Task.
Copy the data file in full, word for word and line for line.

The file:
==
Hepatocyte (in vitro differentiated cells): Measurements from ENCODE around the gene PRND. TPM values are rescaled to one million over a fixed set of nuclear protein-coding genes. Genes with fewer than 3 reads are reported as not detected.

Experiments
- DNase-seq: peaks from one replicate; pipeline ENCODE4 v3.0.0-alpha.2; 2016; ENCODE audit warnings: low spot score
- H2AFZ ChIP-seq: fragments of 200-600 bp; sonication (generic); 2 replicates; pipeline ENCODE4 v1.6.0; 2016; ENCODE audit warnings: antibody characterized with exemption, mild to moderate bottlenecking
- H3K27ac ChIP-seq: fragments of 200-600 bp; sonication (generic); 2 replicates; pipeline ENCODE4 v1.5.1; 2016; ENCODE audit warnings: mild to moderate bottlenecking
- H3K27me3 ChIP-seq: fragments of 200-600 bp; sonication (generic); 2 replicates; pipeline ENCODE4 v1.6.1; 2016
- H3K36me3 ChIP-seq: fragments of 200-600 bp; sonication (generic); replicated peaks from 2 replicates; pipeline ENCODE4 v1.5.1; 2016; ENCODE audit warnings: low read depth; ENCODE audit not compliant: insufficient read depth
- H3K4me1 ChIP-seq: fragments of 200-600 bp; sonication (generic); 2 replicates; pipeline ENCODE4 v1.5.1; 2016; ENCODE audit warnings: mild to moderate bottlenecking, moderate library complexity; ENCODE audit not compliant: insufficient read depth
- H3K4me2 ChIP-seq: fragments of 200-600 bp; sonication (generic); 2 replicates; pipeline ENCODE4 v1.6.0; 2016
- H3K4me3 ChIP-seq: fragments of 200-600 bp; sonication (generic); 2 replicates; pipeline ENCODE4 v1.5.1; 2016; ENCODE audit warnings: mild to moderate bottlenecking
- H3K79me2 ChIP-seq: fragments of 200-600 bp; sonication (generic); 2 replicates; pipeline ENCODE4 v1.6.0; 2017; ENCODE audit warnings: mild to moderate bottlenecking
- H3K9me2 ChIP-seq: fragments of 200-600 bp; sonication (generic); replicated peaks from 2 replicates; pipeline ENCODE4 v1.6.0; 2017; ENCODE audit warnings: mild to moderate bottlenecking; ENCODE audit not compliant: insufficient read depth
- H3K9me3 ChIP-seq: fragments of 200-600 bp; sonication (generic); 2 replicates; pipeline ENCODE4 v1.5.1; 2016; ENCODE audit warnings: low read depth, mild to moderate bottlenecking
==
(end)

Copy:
Hepatocyte (in vitro differentiated cells): Measurements from ENCODE around the gene PRND. TPM values are rescaled to one million over a fixed set of nuclear protein-coding genes. Genes with fewer than 3 reads are reported as not detected.

Experiments
- DNase-seq: peaks from one replicate; pipeline ENCODE4 v3.0.0-alpha.2; 2016; ENCODE audit warnings: low spot score
- H2AFZ ChIP-seq: fragments of 200-600 bp; sonication (generic); 2 replicates; pipeline ENCODE4 v1.6.0; 2016; ENCODE audit warnings: antibody characterized with exemption, mild to moderate bottlenecking
- H3K27ac ChIP-seq: fragments of 200-600 bp; sonication (generic); 2 replicates; pipeline ENCODE4 v1.5.1; 2016; ENCODE audit warnings: mild to moderate bottlenecking
- H3K27me3 ChIP-seq: fragments of 200-600 bp; sonication (generic); 2 replicates; pipeline ENCODE4 v1.6.1; 2016
- H3K36me3 ChIP-seq: fragments of 200-600 bp; sonication (generic); replicated peaks from 2 replicates; pipeline ENCODE4 v1.5.1; 2016; ENCODE audit warnings: low read depth; ENCODE audit not compliant: insufficient read depth
- H3K4me1 ChIP-seq: fragments of 200-600 bp; sonication (generic); 2 replicates; pipeline ENCODE4 v1.5.1; 2016; ENCODE audit warnings: mild to moderate bottlenecking, moderate library complexity; ENCODE audit not compliant: insufficient read depth
- H3K4me2 ChIP-seq: fragments of 200-600 bp; sonication (generic); 2 replicates; pipeline ENCODE4 v1.6.0; 2016
- H3K4me3 ChIP-seq: fragments of 200-600 bp; sonication (generic); 2 replicates; pipeline ENCODE4 v1.5.1; 2016; ENCODE audit warnings: mild to moderate bottlenecking
- H3K79me2 ChIP-seq: fragments of 200-600 bp; sonication (generic); 2 replicates; pipeline ENCODE4 v1.6.0; 2017; ENCODE audit warnings: mild to moderate bottlenecking
- H3K9me2 ChIP-seq: fragments of 200-600 bp; sonication (generic); replicated peaks from 2 replicates; pipeline ENCODE4 v1.6.0; 2017; ENCODE audit warnings: mild to moderate bottlenecking; ENCODE audit not compliant: insufficient read depth
- H3K9me3 ChIP-seq: fragments of 200-600 bp; sonication (generic); 2 replicates; pipeline ENCODE4 v1.5.1; 2016; ENCODE audit warnings: low read depth, mild to moderate bottlenecking